The core contradiction in neoliberalism (studies) is that markets are organised and require significant bureaucratic coordination and governance. In light of the increasingly technoscientific nature of contemporary capitalism, it is important to examine exactly how markets are organised and their governance configured by digital processes. In this article, I argue that the entanglement of digital technoscience and capitalism has led to an ‘automated neoliberalism’ in which markets are configured by digital platforms, personal lives are transformed through the accumulation of personal data, and social relations are automated through algorithms, distributed electronic ledgers, and rating systems. Two issues arise as a result of these changes: first, are markets being automated away, in that market exchange no longer underpins social organisation? And second, does individual and social reflexivity problematise techno-economic automation, in that new platforms, data assets, ranking algorithms, etc. are all dependent on individuals telling the ‘truth’? My aim in this article is to answer these questions and to consider the political implications of automated neoliberalism and our reflexive enrolment in it.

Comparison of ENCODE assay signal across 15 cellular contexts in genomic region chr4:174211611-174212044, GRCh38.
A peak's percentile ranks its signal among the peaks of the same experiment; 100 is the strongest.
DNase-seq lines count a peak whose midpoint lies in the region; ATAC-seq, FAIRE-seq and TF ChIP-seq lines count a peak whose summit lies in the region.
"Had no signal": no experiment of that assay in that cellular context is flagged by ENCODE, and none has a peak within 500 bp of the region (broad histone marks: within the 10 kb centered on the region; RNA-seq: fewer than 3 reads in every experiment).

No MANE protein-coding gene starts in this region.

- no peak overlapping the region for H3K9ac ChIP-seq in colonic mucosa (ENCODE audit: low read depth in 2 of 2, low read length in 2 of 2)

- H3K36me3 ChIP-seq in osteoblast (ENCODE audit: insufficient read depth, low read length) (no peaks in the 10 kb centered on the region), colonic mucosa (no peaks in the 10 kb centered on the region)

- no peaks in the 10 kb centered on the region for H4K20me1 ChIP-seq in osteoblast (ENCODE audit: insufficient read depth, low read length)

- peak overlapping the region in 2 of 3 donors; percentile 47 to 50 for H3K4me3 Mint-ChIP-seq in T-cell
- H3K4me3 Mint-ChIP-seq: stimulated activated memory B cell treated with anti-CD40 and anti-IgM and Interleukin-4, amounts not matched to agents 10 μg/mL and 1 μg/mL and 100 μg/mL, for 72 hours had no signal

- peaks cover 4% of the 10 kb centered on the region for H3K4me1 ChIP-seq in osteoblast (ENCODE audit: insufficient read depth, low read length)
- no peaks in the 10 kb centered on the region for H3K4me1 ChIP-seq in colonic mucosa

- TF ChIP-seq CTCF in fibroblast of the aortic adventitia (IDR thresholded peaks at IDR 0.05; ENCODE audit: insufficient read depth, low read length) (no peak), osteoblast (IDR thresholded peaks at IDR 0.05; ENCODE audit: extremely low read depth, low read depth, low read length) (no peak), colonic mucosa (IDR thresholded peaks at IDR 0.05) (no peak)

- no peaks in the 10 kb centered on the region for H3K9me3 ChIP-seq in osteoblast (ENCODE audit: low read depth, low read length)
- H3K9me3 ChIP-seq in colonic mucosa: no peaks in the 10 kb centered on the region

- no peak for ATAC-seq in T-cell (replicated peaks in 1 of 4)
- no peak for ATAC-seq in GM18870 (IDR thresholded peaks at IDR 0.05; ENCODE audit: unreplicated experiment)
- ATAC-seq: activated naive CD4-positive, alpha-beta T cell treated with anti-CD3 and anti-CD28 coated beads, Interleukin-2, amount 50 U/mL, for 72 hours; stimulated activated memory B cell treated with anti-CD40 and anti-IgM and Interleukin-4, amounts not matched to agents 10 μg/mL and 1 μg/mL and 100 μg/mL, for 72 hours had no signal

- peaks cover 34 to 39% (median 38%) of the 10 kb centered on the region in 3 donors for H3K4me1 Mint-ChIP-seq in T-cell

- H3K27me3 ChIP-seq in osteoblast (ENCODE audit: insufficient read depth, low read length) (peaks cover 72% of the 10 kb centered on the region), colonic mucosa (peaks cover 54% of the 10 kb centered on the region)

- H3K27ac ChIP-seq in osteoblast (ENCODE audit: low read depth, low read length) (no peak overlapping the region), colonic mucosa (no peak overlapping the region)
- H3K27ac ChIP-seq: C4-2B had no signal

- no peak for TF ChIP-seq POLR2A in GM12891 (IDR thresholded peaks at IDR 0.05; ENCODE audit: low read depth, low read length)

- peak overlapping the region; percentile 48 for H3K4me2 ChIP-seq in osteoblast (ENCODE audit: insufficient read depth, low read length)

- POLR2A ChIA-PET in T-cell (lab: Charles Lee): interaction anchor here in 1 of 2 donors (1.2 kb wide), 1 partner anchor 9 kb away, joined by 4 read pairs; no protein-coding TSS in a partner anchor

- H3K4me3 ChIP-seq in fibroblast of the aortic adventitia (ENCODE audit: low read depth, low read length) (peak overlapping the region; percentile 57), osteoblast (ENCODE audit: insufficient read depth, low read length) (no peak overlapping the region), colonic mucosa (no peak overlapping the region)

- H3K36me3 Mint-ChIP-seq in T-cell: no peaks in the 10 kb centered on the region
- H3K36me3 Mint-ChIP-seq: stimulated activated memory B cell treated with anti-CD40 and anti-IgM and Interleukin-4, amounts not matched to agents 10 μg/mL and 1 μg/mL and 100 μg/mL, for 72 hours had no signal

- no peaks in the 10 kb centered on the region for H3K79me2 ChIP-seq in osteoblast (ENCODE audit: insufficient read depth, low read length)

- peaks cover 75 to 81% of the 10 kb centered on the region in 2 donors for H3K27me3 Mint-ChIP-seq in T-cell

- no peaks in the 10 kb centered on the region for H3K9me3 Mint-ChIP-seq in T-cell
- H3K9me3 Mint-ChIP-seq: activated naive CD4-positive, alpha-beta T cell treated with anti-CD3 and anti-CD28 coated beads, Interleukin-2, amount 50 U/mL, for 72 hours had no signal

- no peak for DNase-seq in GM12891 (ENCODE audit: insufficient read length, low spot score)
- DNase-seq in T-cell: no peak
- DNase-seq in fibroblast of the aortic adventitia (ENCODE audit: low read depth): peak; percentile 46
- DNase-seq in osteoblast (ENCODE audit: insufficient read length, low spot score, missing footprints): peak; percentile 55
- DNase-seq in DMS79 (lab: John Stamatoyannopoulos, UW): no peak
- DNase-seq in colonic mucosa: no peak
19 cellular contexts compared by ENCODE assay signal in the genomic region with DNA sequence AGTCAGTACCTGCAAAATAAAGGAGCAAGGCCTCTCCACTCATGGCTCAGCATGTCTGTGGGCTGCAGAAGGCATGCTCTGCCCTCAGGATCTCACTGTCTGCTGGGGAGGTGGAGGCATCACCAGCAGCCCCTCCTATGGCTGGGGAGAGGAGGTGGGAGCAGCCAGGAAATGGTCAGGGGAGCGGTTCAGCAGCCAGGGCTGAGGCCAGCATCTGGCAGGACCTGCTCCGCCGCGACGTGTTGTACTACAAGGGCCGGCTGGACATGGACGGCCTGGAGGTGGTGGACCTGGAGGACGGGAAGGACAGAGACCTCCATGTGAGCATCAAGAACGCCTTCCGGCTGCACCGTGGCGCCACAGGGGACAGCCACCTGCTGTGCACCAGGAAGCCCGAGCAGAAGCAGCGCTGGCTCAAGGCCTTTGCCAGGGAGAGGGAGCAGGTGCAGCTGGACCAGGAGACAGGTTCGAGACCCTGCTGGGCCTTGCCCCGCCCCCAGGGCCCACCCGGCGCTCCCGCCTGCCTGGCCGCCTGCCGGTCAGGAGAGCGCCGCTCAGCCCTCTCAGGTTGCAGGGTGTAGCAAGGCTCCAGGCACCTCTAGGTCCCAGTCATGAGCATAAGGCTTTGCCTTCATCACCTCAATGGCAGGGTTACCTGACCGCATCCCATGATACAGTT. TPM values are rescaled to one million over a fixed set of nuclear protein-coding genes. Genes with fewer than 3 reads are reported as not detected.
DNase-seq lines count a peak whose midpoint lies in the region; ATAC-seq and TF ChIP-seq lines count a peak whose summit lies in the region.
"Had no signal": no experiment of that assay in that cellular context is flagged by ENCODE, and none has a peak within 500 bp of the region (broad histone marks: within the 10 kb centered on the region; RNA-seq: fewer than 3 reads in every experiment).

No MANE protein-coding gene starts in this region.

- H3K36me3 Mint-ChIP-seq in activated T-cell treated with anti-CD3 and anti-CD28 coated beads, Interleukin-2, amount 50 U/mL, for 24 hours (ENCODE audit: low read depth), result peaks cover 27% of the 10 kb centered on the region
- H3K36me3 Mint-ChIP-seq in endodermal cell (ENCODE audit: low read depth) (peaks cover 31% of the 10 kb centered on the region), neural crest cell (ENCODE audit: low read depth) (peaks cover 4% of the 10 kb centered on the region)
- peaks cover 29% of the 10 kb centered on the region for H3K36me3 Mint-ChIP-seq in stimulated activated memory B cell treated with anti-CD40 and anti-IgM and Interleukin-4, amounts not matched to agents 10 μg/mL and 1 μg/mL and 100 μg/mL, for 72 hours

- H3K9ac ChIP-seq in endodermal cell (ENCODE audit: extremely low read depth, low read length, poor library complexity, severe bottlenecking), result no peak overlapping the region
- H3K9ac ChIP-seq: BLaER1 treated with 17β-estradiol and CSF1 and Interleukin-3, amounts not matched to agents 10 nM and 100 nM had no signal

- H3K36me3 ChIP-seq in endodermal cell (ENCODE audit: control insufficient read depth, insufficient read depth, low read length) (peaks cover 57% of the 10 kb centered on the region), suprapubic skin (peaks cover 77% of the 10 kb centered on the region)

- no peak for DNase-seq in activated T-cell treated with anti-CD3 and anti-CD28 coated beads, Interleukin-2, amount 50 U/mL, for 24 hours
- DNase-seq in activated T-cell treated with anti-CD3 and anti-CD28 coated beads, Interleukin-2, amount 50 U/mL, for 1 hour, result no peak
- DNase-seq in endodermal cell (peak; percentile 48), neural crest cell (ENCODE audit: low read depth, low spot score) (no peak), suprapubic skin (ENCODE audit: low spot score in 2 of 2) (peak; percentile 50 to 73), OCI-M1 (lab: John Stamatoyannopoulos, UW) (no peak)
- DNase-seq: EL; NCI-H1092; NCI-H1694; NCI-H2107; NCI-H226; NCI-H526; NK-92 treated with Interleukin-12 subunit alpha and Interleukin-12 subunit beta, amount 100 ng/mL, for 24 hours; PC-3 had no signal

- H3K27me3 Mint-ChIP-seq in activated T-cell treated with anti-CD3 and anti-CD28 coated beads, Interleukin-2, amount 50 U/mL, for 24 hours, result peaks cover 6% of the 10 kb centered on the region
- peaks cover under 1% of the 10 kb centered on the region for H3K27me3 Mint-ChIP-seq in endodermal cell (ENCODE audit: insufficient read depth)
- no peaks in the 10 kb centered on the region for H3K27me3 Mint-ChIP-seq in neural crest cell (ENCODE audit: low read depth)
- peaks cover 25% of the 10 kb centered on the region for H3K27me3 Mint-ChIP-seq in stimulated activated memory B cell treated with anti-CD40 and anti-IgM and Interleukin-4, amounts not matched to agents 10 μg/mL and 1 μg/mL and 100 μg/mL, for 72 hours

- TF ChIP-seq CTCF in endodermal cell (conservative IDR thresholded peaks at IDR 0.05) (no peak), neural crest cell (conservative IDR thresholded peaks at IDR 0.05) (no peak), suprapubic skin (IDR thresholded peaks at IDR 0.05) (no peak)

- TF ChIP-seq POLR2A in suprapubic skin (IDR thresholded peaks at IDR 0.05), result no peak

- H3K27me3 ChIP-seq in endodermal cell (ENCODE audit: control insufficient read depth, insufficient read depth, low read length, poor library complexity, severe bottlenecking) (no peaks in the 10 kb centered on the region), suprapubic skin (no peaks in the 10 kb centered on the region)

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pp. 10-27
Launched on MUSE
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